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AL IDRISI MAP

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Bianca
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« on: December 05, 2007, 07:03:05 pm »








Idrisi's best known work is his map of the world "lawh al-tarsim" (plank of draught), of 1154.

He worked on the commentaries and illustrations for eighteen years at the court of King Roger II of Sicily. His map is now known as the 'Tabula Rogeriana', his book as the 'Geografia'. Taken together, they were named Nuzhat al-Mushtak fi Ikhtiraq al-Afaq by Roger, but al-Kitab al-Rujari ("Roger's Book") by al-Idrisi.

His maps were used extensively during the explorations of the era of the renaissance like the journeys of Christopher Columbus.

Roger II of Sicily had his world map drawn on a circle of silver weighing about 400 pounds. The works of Al-Idrisi include Nozhat al-mushtaq fi ikhtiraq al-afaq a compendium of the geographic and sociologic knowledge of his time as well as descriptions of his own travels illustrated with over seventy maps; Kharitat al-`alam al-ma`mour min al-ard (Map of the inhabited regions of the earth) wherein he divided the world into 7 regions, the first extending from the equator to 23 degrees latitude, and the seventh being from 54 to 63 degrees followed by a region uninhabitable due to cold and snow.

He firmly believed that the earth was spherical. He proved this by stating that "an equilibrium which experiences no variation" keeps these bodies of water in place.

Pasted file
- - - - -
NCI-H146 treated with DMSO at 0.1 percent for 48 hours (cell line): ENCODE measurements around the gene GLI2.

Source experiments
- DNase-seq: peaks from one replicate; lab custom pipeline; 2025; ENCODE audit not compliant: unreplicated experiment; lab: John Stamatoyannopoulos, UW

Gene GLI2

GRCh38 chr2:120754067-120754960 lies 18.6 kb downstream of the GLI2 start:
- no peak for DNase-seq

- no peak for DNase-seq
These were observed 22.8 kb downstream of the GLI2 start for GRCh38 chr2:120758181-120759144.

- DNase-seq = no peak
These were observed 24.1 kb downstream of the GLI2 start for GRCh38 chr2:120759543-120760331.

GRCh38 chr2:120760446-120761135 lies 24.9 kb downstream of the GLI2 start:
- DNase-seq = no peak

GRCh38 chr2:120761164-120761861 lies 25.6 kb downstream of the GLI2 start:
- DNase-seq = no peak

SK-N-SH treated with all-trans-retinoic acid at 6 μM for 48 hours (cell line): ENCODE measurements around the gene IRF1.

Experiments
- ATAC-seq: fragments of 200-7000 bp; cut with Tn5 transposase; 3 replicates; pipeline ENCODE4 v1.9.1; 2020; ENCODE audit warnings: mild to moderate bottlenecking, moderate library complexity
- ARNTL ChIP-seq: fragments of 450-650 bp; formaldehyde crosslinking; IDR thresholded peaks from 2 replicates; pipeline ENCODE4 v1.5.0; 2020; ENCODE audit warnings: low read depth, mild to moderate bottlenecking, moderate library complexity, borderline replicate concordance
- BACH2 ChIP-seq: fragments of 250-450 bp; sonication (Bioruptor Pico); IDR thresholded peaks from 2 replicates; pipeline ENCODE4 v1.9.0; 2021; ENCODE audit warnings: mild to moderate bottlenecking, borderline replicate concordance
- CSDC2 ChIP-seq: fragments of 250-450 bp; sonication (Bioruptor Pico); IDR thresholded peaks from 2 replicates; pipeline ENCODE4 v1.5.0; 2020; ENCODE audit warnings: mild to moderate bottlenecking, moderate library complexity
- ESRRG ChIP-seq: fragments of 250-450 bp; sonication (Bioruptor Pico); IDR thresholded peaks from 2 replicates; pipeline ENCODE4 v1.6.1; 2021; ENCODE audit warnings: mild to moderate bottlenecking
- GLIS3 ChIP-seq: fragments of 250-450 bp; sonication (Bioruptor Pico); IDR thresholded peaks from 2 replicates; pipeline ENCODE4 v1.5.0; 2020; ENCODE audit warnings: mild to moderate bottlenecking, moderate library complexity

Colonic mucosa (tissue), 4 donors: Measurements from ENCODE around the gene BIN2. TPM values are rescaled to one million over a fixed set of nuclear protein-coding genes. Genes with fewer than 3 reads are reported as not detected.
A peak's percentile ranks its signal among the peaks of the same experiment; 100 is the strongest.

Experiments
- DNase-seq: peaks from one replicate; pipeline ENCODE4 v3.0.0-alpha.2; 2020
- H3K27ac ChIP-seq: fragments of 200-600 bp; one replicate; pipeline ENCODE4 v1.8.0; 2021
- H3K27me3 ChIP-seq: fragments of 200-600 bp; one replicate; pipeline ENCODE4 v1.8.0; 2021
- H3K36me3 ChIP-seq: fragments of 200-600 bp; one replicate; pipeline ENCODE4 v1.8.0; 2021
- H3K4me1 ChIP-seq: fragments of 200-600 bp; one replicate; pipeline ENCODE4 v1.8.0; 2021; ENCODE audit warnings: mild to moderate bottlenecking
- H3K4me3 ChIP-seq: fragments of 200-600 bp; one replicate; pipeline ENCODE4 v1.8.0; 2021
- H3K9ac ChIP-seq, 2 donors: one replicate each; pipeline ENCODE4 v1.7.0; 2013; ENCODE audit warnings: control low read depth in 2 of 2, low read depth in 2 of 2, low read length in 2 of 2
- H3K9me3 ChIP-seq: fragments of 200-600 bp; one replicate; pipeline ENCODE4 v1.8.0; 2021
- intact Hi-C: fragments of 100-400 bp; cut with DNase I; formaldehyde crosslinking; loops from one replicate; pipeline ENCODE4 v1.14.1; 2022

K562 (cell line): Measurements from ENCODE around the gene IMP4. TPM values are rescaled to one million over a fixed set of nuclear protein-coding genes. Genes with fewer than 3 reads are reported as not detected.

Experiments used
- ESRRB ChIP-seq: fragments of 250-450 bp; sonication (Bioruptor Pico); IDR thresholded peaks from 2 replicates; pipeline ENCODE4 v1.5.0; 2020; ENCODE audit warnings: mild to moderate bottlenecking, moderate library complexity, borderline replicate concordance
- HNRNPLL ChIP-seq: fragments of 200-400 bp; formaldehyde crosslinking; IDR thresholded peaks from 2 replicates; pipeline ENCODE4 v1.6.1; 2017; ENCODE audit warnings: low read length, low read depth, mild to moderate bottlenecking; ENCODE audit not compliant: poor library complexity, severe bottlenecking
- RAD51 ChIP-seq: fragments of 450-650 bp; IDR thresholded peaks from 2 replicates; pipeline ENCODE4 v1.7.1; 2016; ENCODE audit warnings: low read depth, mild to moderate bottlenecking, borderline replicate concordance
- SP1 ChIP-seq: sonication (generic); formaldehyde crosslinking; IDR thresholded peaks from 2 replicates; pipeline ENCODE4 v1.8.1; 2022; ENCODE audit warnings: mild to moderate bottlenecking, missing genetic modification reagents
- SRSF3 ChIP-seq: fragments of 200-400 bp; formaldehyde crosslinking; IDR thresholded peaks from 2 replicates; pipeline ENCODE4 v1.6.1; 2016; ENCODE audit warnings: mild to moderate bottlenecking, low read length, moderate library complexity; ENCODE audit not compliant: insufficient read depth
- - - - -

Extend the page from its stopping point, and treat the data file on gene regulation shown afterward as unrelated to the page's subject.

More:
Al-Idrisi constructed a world globe map of 400 kg pure silver and precisely recorded on it trade routes, lakes and rivers, major cities, and plains and mountains.[citation needed] In his Geography, he even described the large seafaring Chinese junks of the Song Dynasty, the ports of call they came to in the Indian Ocean, and the usual goods aboard their ships.

His world map was used in Europe for centuries to come. It is worth mentioning that Christopher Columbus used the world maps, which was originally taken from Al-Idrisi's work.

A second, expanded edition was produced in 1161 with the remarkable title The Gardens of Humanity and the Amusement of the Soul, but all copies of it have been lost. An abridged version of this edition, named Garden of Joys -- but usually referred to as the Little Idrisi -- was published in 1192.

The book is not a perfect historical source, as al-Idrisi (as was common then and for many more centuries) relied on other sources for it. For example, when writing about Poland he has conflated it with the land that is the modern-day Czech Republic, because he wrote about "a country surrounded by mountains".
« Last Edit: December 05, 2007, 07:05:19 pm by Bianca2001 » Report Spam   Logged

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